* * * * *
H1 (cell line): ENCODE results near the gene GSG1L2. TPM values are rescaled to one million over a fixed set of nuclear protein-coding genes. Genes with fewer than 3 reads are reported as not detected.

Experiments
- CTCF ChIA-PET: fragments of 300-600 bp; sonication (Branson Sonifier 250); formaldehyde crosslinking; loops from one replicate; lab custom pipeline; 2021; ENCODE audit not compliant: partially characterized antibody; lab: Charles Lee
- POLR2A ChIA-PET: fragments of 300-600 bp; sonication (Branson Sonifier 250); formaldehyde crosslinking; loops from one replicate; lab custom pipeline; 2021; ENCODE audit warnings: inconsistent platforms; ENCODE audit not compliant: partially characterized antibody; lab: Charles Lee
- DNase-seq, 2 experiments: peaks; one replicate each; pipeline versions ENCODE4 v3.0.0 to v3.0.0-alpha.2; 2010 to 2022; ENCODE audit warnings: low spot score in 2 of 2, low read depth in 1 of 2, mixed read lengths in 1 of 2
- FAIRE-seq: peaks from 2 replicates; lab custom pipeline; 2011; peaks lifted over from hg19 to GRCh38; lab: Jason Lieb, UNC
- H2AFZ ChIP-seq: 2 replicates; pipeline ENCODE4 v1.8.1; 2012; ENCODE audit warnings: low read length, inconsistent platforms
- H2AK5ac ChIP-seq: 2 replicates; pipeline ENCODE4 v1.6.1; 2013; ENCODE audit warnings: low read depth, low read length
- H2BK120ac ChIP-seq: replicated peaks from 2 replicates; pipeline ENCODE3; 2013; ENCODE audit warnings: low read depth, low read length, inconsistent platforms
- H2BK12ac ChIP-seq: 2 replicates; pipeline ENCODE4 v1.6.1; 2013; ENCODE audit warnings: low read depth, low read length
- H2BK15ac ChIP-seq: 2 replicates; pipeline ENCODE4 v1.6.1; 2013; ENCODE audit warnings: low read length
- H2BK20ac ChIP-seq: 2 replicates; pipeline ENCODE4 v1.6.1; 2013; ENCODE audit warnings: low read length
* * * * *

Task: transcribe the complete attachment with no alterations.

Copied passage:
H1 (cell line): ENCODE results near the gene GSG1L2. TPM values are rescaled to one million over a fixed set of nuclear protein-coding genes. Genes with fewer than 3 reads are reported as not detected.

Experiments
- CTCF ChIA-PET: fragments of 300-600 bp; sonication (Branson Sonifier 250); formaldehyde crosslinking; loops from one replicate; lab custom pipeline; 2021; ENCODE audit not compliant: partially characterized antibody; lab: Charles Lee
- POLR2A ChIA-PET: fragments of 300-600 bp; sonication (Branson Sonifier 250); formaldehyde crosslinking; loops from one replicate; lab custom pipeline; 2021; ENCODE audit warnings: inconsistent platforms; ENCODE audit not compliant: partially characterized antibody; lab: Charles Lee
- DNase-seq, 2 experiments: peaks; one replicate each; pipeline versions ENCODE4 v3.0.0 to v3.0.0-alpha.2; 2010 to 2022; ENCODE audit warnings: low spot score in 2 of 2, low read depth in 1 of 2, mixed read lengths in 1 of 2
- FAIRE-seq: peaks from 2 replicates; lab custom pipeline; 2011; peaks lifted over from hg19 to GRCh38; lab: Jason Lieb, UNC
- H2AFZ ChIP-seq: 2 replicates; pipeline ENCODE4 v1.8.1; 2012; ENCODE audit warnings: low read length, inconsistent platforms
- H2AK5ac ChIP-seq: 2 replicates; pipeline ENCODE4 v1.6.1; 2013; ENCODE audit warnings: low read depth, low read length
- H2BK120ac ChIP-seq: replicated peaks from 2 replicates; pipeline ENCODE3; 2013; ENCODE audit warnings: low read depth, low read length, inconsistent platforms
- H2BK12ac ChIP-seq: 2 replicates; pipeline ENCODE4 v1.6.1; 2013; ENCODE audit warnings: low read depth, low read length
- H2BK15ac ChIP-seq: 2 replicates; pipeline ENCODE4 v1.6.1; 2013; ENCODE audit warnings: low read length
- H2BK20ac ChIP-seq: 2 replicates; pipeline ENCODE4 v1.6.1; 2013; ENCODE audit warnings: low read length